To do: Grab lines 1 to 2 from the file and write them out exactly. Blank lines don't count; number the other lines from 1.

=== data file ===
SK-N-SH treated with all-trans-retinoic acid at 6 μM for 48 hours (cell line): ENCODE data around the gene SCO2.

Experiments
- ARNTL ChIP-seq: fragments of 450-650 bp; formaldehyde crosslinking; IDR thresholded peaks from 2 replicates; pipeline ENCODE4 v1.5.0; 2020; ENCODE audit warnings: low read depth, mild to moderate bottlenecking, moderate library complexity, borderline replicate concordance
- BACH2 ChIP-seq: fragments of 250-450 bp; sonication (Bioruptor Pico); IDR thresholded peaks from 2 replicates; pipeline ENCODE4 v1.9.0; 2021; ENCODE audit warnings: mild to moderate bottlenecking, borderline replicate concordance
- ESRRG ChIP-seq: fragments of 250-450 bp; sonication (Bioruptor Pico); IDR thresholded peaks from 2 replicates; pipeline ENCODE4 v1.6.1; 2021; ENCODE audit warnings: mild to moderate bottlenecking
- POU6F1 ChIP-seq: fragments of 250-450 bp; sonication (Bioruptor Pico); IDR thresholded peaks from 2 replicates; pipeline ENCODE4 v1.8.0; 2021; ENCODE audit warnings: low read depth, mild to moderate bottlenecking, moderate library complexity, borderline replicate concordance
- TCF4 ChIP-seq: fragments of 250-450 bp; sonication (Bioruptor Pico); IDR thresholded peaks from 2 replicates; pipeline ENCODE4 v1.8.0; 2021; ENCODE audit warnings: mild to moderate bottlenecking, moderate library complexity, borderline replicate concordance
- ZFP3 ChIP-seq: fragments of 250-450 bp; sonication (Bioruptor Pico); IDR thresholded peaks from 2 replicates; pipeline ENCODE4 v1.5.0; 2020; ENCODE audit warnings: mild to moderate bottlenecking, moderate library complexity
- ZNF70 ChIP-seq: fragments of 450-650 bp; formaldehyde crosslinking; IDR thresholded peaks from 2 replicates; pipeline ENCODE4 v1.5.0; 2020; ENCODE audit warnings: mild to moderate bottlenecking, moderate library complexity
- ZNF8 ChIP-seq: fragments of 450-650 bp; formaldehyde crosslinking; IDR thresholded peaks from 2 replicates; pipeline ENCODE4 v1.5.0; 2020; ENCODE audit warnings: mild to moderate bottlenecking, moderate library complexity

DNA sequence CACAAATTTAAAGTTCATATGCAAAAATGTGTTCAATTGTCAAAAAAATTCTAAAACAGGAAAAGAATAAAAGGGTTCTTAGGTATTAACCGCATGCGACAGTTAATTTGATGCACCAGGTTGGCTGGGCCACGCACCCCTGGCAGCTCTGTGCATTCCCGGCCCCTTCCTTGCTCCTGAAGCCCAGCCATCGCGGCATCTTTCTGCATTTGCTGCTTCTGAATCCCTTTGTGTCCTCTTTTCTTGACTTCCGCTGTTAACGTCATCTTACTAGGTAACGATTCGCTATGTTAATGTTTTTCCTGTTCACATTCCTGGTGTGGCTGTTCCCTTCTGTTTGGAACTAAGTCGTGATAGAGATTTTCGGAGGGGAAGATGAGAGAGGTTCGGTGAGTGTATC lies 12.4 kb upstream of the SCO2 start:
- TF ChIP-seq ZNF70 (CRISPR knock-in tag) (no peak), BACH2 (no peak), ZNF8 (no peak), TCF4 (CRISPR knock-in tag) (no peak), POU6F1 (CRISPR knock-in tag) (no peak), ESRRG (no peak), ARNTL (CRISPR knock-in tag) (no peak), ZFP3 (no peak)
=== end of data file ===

SK-N-SH treated with all-trans-retinoic acid at 6 μM for 48 hours (cell line): ENCODE data around the gene SCO2.

Experiments